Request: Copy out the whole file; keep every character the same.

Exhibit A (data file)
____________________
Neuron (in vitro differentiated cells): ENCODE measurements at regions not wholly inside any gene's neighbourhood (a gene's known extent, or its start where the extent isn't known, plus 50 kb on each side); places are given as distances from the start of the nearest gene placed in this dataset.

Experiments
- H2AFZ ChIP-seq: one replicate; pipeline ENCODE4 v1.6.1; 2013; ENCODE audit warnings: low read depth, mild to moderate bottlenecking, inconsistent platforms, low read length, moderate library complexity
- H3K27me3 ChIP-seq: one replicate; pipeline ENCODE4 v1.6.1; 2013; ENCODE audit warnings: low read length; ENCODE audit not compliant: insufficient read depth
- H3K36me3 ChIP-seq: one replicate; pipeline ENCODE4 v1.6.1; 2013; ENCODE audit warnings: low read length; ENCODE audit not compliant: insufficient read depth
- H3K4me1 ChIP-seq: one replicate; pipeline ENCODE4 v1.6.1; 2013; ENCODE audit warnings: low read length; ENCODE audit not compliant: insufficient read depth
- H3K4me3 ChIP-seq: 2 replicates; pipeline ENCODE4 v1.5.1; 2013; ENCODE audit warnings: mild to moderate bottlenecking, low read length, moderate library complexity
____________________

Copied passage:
Neuron (in vitro differentiated cells): ENCODE measurements at regions not wholly inside any gene's neighbourhood (a gene's known extent, or its start where the extent isn't known, plus 50 kb on each side); places are given as distances from the start of the nearest gene placed in this dataset.

Experiments
- H2AFZ ChIP-seq: one replicate; pipeline ENCODE4 v1.6.1; 2013; ENCODE audit warnings: low read depth, mild to moderate bottlenecking, inconsistent platforms, low read length, moderate library complexity
- H3K27me3 ChIP-seq: one replicate; pipeline ENCODE4 v1.6.1; 2013; ENCODE audit warnings: low read length; ENCODE audit not compliant: insufficient read depth
- H3K36me3 ChIP-seq: one replicate; pipeline ENCODE4 v1.6.1; 2013; ENCODE audit warnings: low read length; ENCODE audit not compliant: insufficient read depth
- H3K4me1 ChIP-seq: one replicate; pipeline ENCODE4 v1.6.1; 2013; ENCODE audit warnings: low read length; ENCODE audit not compliant: insufficient read depth
- H3K4me3 ChIP-seq: 2 replicates; pipeline ENCODE4 v1.5.1; 2013; ENCODE audit warnings: mild to moderate bottlenecking, low read length, moderate library complexity